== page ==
How to Install a Hot Tub
If you have ever laid an outdoor patio or decking and hooked up an indoor washing machine, you are well placed
in knowing how to install a hot tub. Having said that, although installation is a breeze to the above average
diy'er, it still requires a lot of planning.
The first decision you will have to make is where to site your new hottub. Do not place the tub within ten feet
of overhead power lines and ensure that the proposed installation meets all city and local safety codes. There
needs to be adequate space for installation, plumbing and enough access to get the unit into the outside
Hot Tub Base
Depending on the layout of your garden or back yard, the installation choices will vary from a simple gravel and
sand base to araised platform. What you don't want to do is half heartedly level a piece of ground and plonk the
tub on it.
For on ground installations, a concrete pad is an ideal base, especially from a stability standpoint. However,
there are many other types of satisfactory on ground bases that can be installed.
Provided that there is enough space, fitting the hot tub into or on a decking area is one of the most
esthetically pleasing and practical installations. The hottub can be recessed down into the deck either partially
Start by measuring the base of your hot tub, then add two feet around each side for access. Multiply the base
width plus the additional four feet, by the base length plus the extra four feet. That calculation will give you
the total area occupied by the installation.
The next step is to find out how much water your tub holds. Although you can calculate the volume, most
manufacturers will provide this figure in the specs. A gallon of water weighs around eight pounds making the
overall weight of an average filled tub about 5,500 pounds. If you then add the combined weight of four people,
that brings the overall figure to around 6,000 pounds on average. It is therefore important to ensure that the
mounting surface can support that weight over the area of the tub.
For ground installations, you will need to level the surface with a rake and a long four by two, ensuring there
aren't any sharp stones or debris that can puncture the underside. If your tub has a wooden skirt, you may not have
to do anything more than lay some weed membrane over a bed of sand.
Raised Hot Tub Platform
A raised wooden or concrete platform framed by an outdoor landscape, helps to increase the beauty of your hot
tub or spa. It also helps to prevent moisture buildup around the base, which in turn can lead to mildew and wood
Once again, the key is to ensure you have a level surface and that it can support the required weight over the
whole area. The pressure on a surface is the force, in this case the weight, divided by the area. It's the pressure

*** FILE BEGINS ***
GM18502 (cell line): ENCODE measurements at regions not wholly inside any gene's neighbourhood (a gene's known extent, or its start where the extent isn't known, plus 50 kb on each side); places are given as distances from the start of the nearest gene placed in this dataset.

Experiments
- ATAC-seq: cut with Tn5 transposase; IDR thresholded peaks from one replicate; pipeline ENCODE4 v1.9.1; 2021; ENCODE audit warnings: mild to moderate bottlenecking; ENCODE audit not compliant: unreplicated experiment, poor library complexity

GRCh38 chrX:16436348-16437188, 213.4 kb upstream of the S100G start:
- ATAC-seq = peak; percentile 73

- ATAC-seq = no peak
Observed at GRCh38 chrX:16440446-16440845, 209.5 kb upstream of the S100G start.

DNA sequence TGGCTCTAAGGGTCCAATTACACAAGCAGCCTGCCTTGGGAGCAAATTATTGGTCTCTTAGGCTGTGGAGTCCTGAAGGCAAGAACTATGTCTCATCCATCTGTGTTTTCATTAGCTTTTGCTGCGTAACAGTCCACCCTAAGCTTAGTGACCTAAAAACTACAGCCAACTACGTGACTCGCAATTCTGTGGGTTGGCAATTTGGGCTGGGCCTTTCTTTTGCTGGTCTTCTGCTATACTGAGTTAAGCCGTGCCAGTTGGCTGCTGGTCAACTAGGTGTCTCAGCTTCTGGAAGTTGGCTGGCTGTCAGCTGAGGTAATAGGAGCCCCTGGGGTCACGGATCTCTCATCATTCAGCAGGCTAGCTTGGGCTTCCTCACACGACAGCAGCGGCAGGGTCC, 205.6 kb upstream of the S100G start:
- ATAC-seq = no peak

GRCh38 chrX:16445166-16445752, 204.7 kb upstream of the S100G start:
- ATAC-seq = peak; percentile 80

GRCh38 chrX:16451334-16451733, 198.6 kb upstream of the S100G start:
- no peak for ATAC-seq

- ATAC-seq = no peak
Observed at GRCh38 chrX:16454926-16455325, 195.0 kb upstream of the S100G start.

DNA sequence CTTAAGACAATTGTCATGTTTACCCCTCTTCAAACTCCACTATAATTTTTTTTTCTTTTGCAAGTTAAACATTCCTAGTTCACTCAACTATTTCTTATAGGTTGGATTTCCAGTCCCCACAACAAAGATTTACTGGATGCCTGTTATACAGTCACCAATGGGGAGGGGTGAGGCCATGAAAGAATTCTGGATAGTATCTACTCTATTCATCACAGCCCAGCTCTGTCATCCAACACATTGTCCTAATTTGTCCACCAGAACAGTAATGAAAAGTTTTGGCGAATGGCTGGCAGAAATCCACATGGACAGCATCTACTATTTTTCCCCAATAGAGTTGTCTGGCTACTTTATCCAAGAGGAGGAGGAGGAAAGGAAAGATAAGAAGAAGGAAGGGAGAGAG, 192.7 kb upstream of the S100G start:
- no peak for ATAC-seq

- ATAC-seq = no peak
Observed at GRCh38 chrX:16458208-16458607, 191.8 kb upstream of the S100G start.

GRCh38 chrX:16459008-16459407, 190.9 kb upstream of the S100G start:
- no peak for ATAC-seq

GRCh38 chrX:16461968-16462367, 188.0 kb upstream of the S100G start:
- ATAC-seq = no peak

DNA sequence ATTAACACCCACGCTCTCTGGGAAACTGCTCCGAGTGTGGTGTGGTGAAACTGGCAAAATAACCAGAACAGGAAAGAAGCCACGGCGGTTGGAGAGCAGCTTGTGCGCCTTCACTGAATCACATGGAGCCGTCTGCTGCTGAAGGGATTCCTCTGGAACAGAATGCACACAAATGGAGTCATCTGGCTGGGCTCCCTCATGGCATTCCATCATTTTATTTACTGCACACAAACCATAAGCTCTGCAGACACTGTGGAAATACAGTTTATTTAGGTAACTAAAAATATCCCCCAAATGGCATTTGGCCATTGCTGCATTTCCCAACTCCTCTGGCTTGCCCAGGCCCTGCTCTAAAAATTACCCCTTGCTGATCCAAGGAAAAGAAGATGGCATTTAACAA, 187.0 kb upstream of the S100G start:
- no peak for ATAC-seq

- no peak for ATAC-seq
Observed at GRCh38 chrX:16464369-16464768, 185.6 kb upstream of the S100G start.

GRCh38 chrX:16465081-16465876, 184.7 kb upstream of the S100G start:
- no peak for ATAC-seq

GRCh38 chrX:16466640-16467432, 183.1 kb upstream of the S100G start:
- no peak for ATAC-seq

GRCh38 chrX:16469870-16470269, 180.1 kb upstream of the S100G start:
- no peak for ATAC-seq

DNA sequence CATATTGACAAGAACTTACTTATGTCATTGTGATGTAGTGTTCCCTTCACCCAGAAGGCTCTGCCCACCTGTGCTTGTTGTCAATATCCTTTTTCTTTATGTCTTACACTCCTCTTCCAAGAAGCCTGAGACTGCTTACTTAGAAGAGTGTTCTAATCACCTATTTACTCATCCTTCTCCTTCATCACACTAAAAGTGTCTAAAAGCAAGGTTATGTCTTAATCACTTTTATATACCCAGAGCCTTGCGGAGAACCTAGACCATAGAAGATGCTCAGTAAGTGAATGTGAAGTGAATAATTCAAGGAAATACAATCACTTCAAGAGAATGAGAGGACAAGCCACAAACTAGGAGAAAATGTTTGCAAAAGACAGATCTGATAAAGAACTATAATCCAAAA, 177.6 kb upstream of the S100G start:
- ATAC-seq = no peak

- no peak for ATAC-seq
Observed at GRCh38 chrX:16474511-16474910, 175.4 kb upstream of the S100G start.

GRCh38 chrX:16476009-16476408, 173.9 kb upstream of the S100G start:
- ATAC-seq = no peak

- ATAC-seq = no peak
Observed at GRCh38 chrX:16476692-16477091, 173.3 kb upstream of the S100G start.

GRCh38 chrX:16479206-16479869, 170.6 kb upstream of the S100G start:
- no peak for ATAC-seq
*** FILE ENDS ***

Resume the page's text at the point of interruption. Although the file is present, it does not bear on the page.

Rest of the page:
that really counts and not just the total weight.
Laying concrete platforms that are both strong and level requires some degree of skill and patience, but it
should be well within the capabilities of most diy'ers. You'll need to build a suitable retaining box to pour the
concrete into and you should follow the guidelines laid down by local building codes.
A wooden platform is both attractive and fully capable of supporting most tubs. A series of a dozen 6 x 2
tannelised timbers laid on edge, bordered with further 6 x 2's and attached via good L-braces on a platform of 4 x
4's can support a medium sized hot tub safely. 4 x 4 timbers could be used for the entire platform, but this would
of course make the whole platform lower by the two inch difference.
Lay out the grid on level ground, ensuring the spacing is compliant with local building codes. Generally the gap
between joists should be no more than 12 inches. Boards can be attached via bolts and nuts through pre-drilled
holes, or via strong L-braces.
Even an empty hot tub weighs in at several hundred to a thousand pounds so you wil several strong helpers to
manauver the tub into position.
Hot Tub Electrical Wiring
Most wiring jobs, to run the controls, lights and pump are best carried out by an electrician. However, if you
are confident in your own abilities, you can do the electrical wiring yourself.
Run PVC conduit from the junction box in a trench that is at least 18 inches deep. Use an electrician's fish
tape or similar device to pull the cabling from the 220 volt GFCI (Ground Fault Circuit Interuppter) protected
equipment. All 220V spa's must have ground fault protection by law and for safety. Connect the wiring according to
the manufacturer's instructions.
It is advisable to have your installation professionally inspected prior to filling the tub. You don't want to
have to drain the tub in order to fix something that is non-compliant. Apart from that, hottub cleaning chemicals
will not be very kind to nearby grass, and you will have wasted money in filling and heating the tub.
Now go and reap the rewards of all of your hard work and take a relaxing soak in your new hot tub - You deserve